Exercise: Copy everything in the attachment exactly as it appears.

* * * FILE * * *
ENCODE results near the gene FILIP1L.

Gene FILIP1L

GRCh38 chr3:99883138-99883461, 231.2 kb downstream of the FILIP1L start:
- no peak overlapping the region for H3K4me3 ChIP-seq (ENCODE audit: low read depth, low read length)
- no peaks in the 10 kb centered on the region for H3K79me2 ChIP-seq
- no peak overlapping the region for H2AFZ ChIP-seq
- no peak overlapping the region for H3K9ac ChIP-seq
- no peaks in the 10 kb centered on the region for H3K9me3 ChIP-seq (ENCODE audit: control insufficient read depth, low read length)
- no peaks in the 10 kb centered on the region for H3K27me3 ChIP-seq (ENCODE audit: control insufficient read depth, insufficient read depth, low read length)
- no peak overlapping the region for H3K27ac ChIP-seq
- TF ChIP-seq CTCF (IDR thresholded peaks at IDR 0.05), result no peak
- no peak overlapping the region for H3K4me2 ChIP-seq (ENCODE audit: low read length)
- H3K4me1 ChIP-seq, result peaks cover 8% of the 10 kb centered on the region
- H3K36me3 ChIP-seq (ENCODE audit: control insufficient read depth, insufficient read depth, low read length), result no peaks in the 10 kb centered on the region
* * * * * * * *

ENCODE results near the gene FILIP1L.

Gene FILIP1L

GRCh38 chr3:99883138-99883461, 231.2 kb downstream of the FILIP1L start:
- no peak overlapping the region for H3K4me3 ChIP-seq (ENCODE audit: low read depth, low read length)
- no peaks in the 10 kb centered on the region for H3K79me2 ChIP-seq
- no peak overlapping the region for H2AFZ ChIP-seq
- no peak overlapping the region for H3K9ac ChIP-seq
- no peaks in the 10 kb centered on the region for H3K9me3 ChIP-seq (ENCODE audit: control insufficient read depth, low read length)
- no peaks in the 10 kb centered on the region for H3K27me3 ChIP-seq (ENCODE audit: control insufficient read depth, insufficient read depth, low read length)
- no peak overlapping the region for H3K27ac ChIP-seq
- TF ChIP-seq CTCF (IDR thresholded peaks at IDR 0.05), result no peak
- no peak overlapping the region for H3K4me2 ChIP-seq (ENCODE audit: low read length)
- H3K4me1 ChIP-seq, result peaks cover 8% of the 10 kb centered on the region
- H3K36me3 ChIP-seq (ENCODE audit: control insufficient read depth, insufficient read depth, low read length), result no peaks in the 10 kb centered on the region